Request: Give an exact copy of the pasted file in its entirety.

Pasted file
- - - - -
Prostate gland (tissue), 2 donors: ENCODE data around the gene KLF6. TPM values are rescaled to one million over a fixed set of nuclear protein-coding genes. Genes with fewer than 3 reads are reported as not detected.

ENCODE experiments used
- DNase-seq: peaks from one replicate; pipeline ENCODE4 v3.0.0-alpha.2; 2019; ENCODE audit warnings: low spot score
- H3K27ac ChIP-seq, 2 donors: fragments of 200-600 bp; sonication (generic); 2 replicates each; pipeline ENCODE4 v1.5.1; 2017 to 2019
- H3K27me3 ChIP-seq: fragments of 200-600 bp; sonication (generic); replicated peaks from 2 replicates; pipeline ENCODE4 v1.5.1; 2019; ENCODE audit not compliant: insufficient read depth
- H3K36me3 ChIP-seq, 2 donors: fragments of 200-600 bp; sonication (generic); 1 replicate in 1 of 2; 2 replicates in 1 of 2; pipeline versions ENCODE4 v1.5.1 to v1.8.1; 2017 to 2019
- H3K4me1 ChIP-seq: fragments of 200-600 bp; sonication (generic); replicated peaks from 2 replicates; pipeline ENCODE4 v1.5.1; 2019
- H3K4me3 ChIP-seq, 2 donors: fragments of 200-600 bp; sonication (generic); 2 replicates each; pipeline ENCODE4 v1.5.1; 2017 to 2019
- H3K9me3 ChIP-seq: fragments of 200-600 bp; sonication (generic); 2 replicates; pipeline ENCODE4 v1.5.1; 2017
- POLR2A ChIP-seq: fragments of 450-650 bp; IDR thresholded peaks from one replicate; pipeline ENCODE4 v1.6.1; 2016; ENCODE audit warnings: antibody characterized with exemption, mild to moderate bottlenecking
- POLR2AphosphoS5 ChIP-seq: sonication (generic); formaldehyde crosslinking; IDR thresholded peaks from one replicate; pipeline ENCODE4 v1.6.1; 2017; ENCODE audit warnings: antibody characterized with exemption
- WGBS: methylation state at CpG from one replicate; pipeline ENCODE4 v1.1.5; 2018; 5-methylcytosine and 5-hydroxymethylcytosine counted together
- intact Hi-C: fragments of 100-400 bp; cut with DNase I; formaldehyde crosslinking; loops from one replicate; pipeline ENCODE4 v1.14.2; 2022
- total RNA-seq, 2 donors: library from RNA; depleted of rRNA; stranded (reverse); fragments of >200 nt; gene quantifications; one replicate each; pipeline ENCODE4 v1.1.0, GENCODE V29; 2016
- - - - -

Prostate gland (tissue), 2 donors: ENCODE data around the gene KLF6. TPM values are rescaled to one million over a fixed set of nuclear protein-coding genes. Genes with fewer than 3 reads are reported as not detected.

ENCODE experiments used
- DNase-seq: peaks from one replicate; pipeline ENCODE4 v3.0.0-alpha.2; 2019; ENCODE audit warnings: low spot score
- H3K27ac ChIP-seq, 2 donors: fragments of 200-600 bp; sonication (generic); 2 replicates each; pipeline ENCODE4 v1.5.1; 2017 to 2019
- H3K27me3 ChIP-seq: fragments of 200-600 bp; sonication (generic); replicated peaks from 2 replicates; pipeline ENCODE4 v1.5.1; 2019; ENCODE audit not compliant: insufficient read depth
- H3K36me3 ChIP-seq, 2 donors: fragments of 200-600 bp; sonication (generic); 1 replicate in 1 of 2; 2 replicates in 1 of 2; pipeline versions ENCODE4 v1.5.1 to v1.8.1; 2017 to 2019
- H3K4me1 ChIP-seq: fragments of 200-600 bp; sonication (generic); replicated peaks from 2 replicates; pipeline ENCODE4 v1.5.1; 2019
- H3K4me3 ChIP-seq, 2 donors: fragments of 200-600 bp; sonication (generic); 2 replicates each; pipeline ENCODE4 v1.5.1; 2017 to 2019
- H3K9me3 ChIP-seq: fragments of 200-600 bp; sonication (generic); 2 replicates; pipeline ENCODE4 v1.5.1; 2017
- POLR2A ChIP-seq: fragments of 450-650 bp; IDR thresholded peaks from one replicate; pipeline ENCODE4 v1.6.1; 2016; ENCODE audit warnings: antibody characterized with exemption, mild to moderate bottlenecking
- POLR2AphosphoS5 ChIP-seq: sonication (generic); formaldehyde crosslinking; IDR thresholded peaks from one replicate; pipeline ENCODE4 v1.6.1; 2017; ENCODE audit warnings: antibody characterized with exemption
- WGBS: methylation state at CpG from one replicate; pipeline ENCODE4 v1.1.5; 2018; 5-methylcytosine and 5-hydroxymethylcytosine counted together
- intact Hi-C: fragments of 100-400 bp; cut with DNase I; formaldehyde crosslinking; loops from one replicate; pipeline ENCODE4 v1.14.2; 2022
- total RNA-seq, 2 donors: library from RNA; depleted of rRNA; stranded (reverse); fragments of >200 nt; gene quantifications; one replicate each; pipeline ENCODE4 v1.1.0, GENCODE V29; 2016